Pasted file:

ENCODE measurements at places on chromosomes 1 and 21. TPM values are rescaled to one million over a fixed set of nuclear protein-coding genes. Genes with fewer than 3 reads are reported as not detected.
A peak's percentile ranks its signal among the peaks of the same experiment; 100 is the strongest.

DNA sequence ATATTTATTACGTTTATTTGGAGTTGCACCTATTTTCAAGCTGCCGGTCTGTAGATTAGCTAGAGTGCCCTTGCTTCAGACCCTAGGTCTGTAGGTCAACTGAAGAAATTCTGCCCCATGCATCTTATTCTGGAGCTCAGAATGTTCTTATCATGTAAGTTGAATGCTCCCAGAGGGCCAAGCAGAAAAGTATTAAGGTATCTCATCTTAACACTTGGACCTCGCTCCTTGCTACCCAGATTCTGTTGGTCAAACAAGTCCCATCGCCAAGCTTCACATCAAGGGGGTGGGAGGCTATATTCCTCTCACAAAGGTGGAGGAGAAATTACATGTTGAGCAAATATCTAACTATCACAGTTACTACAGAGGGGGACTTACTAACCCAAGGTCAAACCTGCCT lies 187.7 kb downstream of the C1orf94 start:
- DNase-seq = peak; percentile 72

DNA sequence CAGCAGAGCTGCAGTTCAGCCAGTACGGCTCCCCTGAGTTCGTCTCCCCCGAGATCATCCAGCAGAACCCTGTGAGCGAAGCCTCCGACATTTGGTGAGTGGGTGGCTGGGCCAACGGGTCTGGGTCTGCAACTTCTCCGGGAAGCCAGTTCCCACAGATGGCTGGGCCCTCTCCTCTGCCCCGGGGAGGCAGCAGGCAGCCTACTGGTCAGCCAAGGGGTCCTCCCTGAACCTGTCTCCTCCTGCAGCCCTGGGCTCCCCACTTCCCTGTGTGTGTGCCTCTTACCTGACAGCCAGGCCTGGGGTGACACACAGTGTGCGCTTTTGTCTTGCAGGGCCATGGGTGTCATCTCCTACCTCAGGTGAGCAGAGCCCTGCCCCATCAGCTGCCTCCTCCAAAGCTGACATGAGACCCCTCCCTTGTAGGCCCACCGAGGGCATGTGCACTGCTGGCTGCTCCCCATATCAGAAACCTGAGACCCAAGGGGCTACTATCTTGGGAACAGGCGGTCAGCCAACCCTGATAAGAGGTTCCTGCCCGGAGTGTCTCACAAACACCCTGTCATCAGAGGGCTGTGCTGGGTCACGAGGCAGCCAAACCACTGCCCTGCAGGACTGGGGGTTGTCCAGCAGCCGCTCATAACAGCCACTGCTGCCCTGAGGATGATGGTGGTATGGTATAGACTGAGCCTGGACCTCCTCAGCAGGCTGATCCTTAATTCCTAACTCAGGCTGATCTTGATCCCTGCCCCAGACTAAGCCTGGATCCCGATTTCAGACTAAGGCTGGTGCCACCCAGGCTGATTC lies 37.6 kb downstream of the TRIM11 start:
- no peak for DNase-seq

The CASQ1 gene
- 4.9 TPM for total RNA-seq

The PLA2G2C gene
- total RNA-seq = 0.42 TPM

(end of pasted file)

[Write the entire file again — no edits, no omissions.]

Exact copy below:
ENCODE measurements at places on chromosomes 1 and 21. TPM values are rescaled to one million over a fixed set of nuclear protein-coding genes. Genes with fewer than 3 reads are reported as not detected.
A peak's percentile ranks its signal among the peaks of the same experiment; 100 is the strongest.

DNA sequence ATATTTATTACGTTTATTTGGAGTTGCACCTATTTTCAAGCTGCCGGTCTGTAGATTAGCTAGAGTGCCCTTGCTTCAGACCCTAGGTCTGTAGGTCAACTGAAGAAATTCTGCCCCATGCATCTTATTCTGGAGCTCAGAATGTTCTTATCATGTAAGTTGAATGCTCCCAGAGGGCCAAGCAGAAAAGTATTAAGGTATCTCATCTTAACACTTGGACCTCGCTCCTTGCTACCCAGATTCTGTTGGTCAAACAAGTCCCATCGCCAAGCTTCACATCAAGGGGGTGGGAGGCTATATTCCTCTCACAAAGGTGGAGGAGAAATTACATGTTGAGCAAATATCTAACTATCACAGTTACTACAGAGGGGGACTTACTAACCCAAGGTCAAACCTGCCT lies 187.7 kb downstream of the C1orf94 start:
- DNase-seq = peak; percentile 72

DNA sequence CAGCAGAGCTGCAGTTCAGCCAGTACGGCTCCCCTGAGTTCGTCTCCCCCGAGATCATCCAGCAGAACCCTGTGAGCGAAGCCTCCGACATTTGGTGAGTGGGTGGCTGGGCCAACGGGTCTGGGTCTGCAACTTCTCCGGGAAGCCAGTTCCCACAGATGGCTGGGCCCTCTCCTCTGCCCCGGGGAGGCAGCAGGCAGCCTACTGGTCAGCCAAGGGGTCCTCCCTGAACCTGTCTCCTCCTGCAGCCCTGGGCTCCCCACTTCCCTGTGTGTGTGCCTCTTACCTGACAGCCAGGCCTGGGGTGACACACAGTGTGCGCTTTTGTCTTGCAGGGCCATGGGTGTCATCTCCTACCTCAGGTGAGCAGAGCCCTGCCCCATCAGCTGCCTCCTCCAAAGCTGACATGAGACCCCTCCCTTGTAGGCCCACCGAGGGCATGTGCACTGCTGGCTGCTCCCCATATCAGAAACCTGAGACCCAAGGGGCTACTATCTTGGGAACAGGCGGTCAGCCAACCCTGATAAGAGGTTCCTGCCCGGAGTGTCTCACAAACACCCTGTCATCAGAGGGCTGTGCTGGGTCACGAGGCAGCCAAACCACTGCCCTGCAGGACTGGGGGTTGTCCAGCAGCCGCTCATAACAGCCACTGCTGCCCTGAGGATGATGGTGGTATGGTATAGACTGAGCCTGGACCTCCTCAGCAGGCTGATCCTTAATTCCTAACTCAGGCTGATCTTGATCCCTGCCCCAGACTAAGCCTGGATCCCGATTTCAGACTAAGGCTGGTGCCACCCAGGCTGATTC lies 37.6 kb downstream of the TRIM11 start:
- no peak for DNase-seq

The CASQ1 gene
- 4.9 TPM for total RNA-seq

The PLA2G2C gene
- total RNA-seq = 0.42 TPM